Can You Use Life Insurance to Give to Charity?
Are you passionate about helping charitable causes? Do you want to use your legacy to improve the lives of others? If so, you have a number of planning options available, including charitable trusts, donation of investments and outright cash gifts.
One strategy you may not have considered, however, is using existing life insurance policies to give money to a charity. It’s possible that you purchased your life insurance long ago, maybe when you got married, had kids or bought your first home. Today, you may not have the same need for life insurance coverage. Also, your permanent policies may have accumulated cash value over that time.
You may be able to use your life insurance policies to provide financial help to your charity of choice. Whether you want to provide a one-time lump-sum gift or ongoing support, life insurance could be the answer. Below are several different charitable giving methods to consider:
Charitable Gift Riders
Some insurance companies offer optional benefits known as charitable gift riders. With these riders, you designate a particular charity as a beneficiary. Upon your death, the insurance company pays an extra death benefit to that organization. The extra amount is usually a modest percentage of the total death benefit.
It’s important to note that the charitable portion is in addition to your regular death benefit. The death benefit isn’t reduced by this charity payment. You may have to pay an extra fee for this additional rider, but that could be less costly than other charitable strategies.
You may receive regular dividends in your whole life or universal life policy’s cash value account. Those dividends can be used to pay premiums or buy additional coverage, or you can simply let them accumulate tax-deferred.
However, you can also gift those dividends directly to your charity of choice. Your life insurance company can likely pay the funds directly to the organization. You can also deduct the dividend gift on your income taxes each year.
Are you looking to provide a larger gift than annual dividends? You could give the entire policy to the charity. Under this strategy, you continue to make the premium payments to the insurance company. However, the charity takes over ownership of the policy. When you pass away, the charity receives the full death benefit.
You can deduct any future premium payments from your taxes. However, it’s important to remember that this type of gift is usually nonrevocable. If you change your mind later, you can’t reverse the gift.
This may be the simplest way to use your life insurance to support a charity. You simply name the charity as a beneficiary on the policy. The charity receives its appropriate share of the death benefit just like any other beneficiary.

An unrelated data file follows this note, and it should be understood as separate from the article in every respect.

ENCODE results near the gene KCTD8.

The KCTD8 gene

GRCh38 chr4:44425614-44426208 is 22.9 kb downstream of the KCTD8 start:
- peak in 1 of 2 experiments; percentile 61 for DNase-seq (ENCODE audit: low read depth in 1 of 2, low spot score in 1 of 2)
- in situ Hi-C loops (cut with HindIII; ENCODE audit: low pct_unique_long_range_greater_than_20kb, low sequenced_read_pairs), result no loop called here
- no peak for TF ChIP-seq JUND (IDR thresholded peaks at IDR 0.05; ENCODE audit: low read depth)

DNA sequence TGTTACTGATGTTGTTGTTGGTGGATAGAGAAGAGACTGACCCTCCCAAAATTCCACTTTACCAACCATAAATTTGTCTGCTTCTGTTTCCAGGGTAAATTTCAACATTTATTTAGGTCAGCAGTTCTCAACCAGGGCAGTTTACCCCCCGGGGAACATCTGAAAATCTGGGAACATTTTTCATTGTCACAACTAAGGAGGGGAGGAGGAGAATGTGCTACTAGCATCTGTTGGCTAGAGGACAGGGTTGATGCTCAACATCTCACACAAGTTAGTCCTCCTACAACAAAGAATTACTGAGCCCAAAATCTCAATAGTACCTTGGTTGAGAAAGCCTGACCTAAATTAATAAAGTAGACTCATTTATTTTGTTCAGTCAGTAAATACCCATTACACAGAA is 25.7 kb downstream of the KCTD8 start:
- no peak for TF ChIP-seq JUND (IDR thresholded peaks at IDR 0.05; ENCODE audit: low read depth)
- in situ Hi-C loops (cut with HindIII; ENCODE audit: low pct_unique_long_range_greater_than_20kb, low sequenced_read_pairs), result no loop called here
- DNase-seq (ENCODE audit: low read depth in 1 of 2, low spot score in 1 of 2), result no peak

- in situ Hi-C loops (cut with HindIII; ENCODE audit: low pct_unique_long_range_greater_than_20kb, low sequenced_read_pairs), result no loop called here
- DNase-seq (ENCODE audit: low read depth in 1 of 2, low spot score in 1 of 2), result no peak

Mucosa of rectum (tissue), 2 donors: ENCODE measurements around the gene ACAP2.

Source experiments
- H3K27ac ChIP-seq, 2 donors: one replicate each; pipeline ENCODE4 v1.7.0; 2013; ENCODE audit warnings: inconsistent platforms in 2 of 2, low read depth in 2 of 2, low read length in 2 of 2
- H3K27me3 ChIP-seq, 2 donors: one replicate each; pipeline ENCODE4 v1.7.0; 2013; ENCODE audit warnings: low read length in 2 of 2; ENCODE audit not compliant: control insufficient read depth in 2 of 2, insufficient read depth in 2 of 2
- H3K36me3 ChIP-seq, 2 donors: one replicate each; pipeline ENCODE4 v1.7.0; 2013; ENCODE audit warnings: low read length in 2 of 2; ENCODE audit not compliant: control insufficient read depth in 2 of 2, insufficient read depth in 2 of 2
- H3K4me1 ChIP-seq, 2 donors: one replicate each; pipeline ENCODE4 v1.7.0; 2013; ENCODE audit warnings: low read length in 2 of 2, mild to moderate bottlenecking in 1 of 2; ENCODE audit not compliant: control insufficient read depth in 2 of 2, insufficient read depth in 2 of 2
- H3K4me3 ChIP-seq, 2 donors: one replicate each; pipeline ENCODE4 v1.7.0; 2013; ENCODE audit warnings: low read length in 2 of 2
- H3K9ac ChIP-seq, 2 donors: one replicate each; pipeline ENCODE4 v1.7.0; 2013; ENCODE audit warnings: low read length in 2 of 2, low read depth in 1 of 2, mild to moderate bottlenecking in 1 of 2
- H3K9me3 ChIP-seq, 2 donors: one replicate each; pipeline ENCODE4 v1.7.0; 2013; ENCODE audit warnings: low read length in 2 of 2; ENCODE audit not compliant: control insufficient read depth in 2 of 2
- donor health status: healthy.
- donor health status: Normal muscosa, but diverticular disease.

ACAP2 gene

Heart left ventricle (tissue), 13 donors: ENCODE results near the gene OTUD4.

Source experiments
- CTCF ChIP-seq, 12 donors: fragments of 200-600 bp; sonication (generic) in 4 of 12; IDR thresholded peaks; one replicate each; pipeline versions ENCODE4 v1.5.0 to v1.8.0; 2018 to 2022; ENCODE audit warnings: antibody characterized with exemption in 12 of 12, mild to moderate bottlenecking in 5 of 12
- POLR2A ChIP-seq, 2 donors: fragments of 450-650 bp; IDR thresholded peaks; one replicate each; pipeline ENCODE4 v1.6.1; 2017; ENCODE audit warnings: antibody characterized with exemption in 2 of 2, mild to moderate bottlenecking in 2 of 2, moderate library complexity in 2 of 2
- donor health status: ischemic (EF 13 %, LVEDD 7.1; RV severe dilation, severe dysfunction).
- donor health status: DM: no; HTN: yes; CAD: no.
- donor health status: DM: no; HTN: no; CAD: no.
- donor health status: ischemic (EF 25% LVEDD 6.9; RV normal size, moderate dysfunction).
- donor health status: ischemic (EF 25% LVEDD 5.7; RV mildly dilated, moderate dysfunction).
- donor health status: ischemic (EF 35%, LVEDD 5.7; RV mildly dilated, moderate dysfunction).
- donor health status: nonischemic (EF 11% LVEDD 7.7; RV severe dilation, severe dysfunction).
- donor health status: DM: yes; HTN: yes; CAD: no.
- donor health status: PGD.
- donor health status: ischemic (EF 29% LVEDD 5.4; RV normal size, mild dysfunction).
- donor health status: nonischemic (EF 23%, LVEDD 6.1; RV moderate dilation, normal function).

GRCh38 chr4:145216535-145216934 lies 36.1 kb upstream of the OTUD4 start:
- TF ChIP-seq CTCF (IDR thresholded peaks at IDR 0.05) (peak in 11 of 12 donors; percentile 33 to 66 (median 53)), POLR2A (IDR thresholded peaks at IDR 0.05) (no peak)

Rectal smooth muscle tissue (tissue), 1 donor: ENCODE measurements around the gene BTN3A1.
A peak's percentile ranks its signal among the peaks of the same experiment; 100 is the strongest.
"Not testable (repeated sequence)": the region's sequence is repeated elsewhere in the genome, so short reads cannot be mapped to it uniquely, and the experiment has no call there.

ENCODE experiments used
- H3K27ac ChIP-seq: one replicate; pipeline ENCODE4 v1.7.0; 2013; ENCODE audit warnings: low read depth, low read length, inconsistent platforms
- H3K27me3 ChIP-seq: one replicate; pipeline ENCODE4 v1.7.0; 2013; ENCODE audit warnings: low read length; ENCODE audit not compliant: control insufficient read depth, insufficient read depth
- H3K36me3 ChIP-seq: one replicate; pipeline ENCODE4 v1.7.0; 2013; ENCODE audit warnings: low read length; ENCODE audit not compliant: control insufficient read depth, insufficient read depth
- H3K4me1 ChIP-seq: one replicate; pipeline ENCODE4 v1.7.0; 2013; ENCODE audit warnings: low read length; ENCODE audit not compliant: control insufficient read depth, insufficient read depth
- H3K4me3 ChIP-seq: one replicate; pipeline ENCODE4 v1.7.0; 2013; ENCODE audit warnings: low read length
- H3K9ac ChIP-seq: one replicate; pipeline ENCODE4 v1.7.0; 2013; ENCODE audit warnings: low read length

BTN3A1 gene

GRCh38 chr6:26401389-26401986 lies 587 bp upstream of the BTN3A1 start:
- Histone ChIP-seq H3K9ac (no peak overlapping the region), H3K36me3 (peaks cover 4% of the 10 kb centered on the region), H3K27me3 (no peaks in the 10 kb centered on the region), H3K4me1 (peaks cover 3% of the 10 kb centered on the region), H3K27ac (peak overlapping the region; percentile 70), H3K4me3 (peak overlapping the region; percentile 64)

There are a few reasons why this may be a better option than simply gifting the policy. The first is that it’s revocable. If you change your mind later, you can simply take the charity off the policy. You can also split the death benefit between the charity and your family so everyone is included. Finally, you retain ownership of the policy, allowing you to tap into the cash value should you need it in the future.
Ready to develop your charitable giving strategy? Let’s talk about it. We can help you analyze your needs and implement a plan. Let’s connect soon and start the conversation.
Licensed Insurance Professional. This information is designed to provide a general overview with regard to the subject matter covered and is not state specific. The authors, publisher and host are not providing legal, accounting or specific advice for your situation. By providing your information, you give consent to be contacted about the possible sale of an insurance or annuity product. This information has been provided by a Licensed Insurance Professional and does not necessarily represent the views of the presenting insurance professional. The statements and opinions expressed are those of the author and are subject to change at any time. All information is believed to be from reliable sources; however, presenting insurance professional makes no representation as to its completeness or accuracy. This material has been prepared for informational and educational purposes only. It is not intended to provide, and should not be relied upon for, accounting, legal, tax or investment advice.
17108 – 2017/10/30
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